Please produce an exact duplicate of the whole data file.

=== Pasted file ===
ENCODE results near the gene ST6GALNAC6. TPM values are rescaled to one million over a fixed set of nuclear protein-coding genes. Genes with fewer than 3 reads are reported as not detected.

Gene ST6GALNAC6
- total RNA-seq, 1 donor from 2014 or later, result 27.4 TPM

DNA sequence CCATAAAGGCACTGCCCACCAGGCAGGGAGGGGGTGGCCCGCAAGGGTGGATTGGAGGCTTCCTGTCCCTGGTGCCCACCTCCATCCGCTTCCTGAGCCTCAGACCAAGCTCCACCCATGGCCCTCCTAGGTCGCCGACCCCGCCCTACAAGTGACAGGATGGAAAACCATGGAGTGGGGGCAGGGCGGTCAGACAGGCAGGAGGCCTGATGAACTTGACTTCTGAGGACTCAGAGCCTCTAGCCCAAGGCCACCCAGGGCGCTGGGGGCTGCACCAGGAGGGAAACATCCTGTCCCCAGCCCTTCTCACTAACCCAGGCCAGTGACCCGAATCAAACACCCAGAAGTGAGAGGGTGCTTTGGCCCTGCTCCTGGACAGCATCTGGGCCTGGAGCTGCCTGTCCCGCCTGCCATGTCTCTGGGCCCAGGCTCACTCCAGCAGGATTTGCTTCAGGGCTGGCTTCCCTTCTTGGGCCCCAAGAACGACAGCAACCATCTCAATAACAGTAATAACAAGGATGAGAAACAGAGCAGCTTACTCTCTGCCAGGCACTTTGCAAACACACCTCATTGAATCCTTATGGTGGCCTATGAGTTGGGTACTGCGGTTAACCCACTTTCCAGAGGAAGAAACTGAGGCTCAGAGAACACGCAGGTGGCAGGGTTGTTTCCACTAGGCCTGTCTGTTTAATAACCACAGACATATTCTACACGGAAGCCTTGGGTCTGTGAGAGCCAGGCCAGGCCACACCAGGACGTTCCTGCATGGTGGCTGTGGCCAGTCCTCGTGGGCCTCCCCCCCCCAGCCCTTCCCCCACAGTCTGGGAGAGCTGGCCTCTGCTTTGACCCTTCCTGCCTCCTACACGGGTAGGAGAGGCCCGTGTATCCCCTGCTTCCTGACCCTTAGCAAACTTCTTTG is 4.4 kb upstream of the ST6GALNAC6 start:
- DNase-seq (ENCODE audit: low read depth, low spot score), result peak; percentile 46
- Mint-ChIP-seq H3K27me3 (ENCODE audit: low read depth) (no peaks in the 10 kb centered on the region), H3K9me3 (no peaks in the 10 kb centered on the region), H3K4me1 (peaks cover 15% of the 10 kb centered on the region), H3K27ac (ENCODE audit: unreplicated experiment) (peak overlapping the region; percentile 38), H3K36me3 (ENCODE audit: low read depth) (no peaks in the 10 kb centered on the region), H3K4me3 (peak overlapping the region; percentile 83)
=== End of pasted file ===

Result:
ENCODE results near the gene ST6GALNAC6. TPM values are rescaled to one million over a fixed set of nuclear protein-coding genes. Genes with fewer than 3 reads are reported as not detected.

Gene ST6GALNAC6
- total RNA-seq, 1 donor from 2014 or later, result 27.4 TPM

DNA sequence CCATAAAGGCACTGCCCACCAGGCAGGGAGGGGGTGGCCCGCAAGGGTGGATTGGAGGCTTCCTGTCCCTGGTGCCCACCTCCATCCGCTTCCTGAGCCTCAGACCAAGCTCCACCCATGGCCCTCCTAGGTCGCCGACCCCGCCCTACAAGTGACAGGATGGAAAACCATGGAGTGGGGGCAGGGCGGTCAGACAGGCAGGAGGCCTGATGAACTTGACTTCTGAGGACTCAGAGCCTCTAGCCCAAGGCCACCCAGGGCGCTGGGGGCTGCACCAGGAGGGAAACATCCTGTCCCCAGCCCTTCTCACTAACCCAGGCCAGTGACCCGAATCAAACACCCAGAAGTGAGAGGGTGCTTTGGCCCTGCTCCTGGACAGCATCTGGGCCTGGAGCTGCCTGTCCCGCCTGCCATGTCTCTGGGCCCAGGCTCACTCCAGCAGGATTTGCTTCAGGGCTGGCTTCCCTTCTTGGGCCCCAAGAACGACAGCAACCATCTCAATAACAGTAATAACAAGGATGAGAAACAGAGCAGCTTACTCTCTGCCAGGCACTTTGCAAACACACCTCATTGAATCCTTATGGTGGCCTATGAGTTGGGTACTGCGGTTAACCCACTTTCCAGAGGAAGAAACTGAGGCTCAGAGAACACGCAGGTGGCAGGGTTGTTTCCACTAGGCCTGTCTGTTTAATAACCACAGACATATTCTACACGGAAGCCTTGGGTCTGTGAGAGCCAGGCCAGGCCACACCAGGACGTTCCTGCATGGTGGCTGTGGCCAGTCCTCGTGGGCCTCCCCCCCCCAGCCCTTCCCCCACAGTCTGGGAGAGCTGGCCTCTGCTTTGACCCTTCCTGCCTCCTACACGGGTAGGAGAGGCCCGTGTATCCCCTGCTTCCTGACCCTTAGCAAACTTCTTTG is 4.4 kb upstream of the ST6GALNAC6 start:
- DNase-seq (ENCODE audit: low read depth, low spot score), result peak; percentile 46
- Mint-ChIP-seq H3K27me3 (ENCODE audit: low read depth) (no peaks in the 10 kb centered on the region), H3K9me3 (no peaks in the 10 kb centered on the region), H3K4me1 (peaks cover 15% of the 10 kb centered on the region), H3K27ac (ENCODE audit: unreplicated experiment) (peak overlapping the region; percentile 38), H3K36me3 (ENCODE audit: low read depth) (no peaks in the 10 kb centered on the region), H3K4me3 (peak overlapping the region; percentile 83)